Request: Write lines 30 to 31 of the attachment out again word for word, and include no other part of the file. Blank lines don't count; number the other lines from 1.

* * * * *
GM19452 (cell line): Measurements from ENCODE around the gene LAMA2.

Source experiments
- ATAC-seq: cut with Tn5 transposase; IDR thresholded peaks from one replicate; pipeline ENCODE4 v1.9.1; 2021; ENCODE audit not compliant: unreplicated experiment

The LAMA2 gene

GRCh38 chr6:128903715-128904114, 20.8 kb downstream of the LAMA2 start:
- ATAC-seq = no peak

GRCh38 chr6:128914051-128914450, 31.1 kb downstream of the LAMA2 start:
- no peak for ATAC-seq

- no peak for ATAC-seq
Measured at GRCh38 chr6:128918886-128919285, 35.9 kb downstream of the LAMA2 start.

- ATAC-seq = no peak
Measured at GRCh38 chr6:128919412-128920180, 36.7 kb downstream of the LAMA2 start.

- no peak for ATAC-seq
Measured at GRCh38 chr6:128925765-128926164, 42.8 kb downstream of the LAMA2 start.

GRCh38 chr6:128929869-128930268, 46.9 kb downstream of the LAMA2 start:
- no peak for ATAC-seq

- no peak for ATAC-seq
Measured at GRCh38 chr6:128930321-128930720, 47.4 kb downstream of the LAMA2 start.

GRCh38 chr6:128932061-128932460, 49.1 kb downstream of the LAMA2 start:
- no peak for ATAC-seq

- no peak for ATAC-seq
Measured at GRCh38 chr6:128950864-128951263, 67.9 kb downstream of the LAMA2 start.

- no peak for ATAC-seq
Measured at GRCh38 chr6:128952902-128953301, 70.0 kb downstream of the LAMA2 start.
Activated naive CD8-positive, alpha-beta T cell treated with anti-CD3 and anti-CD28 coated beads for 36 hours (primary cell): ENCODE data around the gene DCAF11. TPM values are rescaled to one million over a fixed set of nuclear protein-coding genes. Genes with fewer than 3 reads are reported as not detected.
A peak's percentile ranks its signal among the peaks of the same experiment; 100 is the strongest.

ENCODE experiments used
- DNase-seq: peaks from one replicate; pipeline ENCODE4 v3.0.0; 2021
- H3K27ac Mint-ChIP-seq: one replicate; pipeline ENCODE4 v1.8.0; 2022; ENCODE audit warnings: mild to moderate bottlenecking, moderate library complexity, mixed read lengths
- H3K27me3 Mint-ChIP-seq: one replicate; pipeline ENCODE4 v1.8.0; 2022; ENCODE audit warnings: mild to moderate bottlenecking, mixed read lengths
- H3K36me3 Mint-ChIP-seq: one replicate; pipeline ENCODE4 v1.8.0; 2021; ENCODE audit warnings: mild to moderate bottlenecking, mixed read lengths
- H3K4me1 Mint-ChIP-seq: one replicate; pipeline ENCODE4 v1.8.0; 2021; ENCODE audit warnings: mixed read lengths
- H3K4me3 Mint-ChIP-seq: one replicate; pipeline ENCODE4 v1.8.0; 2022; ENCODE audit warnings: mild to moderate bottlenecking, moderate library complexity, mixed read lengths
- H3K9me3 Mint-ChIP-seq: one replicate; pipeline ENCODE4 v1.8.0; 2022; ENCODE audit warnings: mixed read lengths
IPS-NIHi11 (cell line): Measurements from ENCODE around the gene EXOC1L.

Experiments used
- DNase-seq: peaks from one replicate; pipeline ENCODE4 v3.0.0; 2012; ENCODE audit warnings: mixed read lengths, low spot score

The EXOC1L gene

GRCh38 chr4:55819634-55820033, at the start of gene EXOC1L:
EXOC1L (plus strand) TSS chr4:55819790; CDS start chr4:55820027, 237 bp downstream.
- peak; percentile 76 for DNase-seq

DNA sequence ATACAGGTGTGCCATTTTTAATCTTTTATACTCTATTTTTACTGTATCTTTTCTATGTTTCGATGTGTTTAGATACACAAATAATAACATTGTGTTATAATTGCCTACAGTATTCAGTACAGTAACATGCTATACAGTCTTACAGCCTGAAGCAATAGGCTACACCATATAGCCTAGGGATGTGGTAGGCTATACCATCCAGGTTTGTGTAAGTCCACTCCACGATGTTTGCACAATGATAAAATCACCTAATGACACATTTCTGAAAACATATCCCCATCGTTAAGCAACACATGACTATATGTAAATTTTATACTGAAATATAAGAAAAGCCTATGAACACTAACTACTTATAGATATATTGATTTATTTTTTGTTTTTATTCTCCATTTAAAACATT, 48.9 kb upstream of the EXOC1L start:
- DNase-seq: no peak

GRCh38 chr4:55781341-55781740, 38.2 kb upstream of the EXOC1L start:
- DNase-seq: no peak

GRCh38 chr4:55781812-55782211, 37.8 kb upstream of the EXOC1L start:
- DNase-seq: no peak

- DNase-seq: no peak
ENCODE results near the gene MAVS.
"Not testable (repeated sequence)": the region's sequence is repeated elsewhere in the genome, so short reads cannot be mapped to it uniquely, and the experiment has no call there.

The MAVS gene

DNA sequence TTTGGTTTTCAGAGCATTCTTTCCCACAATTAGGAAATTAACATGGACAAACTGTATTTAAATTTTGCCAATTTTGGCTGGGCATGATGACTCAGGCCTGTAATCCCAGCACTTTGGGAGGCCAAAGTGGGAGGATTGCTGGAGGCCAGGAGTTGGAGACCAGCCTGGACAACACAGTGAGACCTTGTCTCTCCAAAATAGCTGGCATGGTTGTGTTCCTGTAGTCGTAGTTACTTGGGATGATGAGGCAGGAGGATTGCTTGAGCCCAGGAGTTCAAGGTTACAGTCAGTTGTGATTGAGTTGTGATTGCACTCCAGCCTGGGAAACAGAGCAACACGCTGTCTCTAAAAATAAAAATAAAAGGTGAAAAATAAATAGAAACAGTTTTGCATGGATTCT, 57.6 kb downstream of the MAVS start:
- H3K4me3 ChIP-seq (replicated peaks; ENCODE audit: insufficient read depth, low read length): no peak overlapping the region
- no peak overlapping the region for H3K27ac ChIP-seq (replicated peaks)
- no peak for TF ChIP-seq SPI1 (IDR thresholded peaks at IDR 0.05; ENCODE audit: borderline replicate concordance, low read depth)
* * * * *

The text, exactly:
- H3K27me3 Mint-ChIP-seq: one replicate; pipeline ENCODE4 v1.8.0; 2022; ENCODE audit warnings: mild to moderate bottlenecking, mixed read lengths
- H3K36me3 Mint-ChIP-seq: one replicate; pipeline ENCODE4 v1.8.0; 2021; ENCODE audit warnings: mild to moderate bottlenecking, mixed read lengths